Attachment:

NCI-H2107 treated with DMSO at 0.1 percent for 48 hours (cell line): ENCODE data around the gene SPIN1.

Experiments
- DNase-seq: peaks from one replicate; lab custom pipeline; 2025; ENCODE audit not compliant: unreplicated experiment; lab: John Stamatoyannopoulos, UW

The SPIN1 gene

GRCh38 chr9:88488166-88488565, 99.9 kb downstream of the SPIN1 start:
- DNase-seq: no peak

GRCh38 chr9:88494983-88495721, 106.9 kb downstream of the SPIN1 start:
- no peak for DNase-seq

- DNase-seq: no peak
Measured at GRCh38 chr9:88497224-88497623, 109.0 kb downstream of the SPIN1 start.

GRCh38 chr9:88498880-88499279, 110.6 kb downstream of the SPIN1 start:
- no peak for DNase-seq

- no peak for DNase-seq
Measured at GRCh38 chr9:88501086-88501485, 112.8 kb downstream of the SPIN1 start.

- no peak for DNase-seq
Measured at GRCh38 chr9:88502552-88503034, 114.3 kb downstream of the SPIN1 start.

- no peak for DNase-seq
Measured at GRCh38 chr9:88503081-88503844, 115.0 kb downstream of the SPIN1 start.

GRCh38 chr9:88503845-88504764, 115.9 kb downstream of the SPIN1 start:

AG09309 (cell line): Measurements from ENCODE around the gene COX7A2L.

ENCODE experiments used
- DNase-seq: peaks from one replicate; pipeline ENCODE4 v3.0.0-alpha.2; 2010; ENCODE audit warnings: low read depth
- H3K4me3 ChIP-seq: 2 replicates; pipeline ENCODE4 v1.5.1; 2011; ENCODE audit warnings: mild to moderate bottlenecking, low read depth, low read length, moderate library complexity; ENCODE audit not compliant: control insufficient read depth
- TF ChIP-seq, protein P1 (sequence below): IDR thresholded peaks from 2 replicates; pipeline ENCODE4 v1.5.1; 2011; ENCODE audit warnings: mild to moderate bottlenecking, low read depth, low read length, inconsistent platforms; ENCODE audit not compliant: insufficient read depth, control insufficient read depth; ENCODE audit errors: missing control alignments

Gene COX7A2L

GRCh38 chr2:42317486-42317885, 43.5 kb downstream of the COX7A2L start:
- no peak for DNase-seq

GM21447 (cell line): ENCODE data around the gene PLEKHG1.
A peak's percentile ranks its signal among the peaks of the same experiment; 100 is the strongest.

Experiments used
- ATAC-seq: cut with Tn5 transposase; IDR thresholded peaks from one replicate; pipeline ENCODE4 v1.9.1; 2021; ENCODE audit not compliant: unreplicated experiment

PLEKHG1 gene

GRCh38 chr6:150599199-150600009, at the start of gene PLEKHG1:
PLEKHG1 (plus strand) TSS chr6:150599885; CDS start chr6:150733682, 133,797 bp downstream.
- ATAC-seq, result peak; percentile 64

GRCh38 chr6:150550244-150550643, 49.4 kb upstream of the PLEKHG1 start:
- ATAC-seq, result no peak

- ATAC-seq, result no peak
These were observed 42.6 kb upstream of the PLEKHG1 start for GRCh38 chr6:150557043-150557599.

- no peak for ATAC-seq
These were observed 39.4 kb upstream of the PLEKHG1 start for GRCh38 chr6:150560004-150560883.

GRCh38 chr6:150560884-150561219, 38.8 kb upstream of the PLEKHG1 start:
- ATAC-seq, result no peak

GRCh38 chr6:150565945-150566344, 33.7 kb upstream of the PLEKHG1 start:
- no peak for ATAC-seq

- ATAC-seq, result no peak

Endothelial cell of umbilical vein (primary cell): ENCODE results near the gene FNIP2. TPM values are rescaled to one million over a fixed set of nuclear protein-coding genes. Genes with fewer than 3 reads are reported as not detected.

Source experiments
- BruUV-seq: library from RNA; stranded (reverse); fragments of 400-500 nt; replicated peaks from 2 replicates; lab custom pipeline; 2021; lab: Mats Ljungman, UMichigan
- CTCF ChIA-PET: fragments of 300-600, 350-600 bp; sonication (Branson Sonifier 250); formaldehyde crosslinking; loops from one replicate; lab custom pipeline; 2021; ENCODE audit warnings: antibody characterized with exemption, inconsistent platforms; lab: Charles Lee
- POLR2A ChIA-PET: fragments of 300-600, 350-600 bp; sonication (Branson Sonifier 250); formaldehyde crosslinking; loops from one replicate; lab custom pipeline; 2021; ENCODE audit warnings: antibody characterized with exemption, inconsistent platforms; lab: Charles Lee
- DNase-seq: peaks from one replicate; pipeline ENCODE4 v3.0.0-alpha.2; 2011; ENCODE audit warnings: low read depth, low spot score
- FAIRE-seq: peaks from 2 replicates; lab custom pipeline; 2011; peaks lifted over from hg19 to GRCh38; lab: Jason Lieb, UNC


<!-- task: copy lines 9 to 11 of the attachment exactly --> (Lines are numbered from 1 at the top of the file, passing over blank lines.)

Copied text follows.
- DNase-seq: no peak
Measured at GRCh38 chr9:88497224-88497623, 109.0 kb downstream of the SPIN1 start.

GRCh38 chr9:88498880-88499279, 110.6 kb downstream of the SPIN1 start: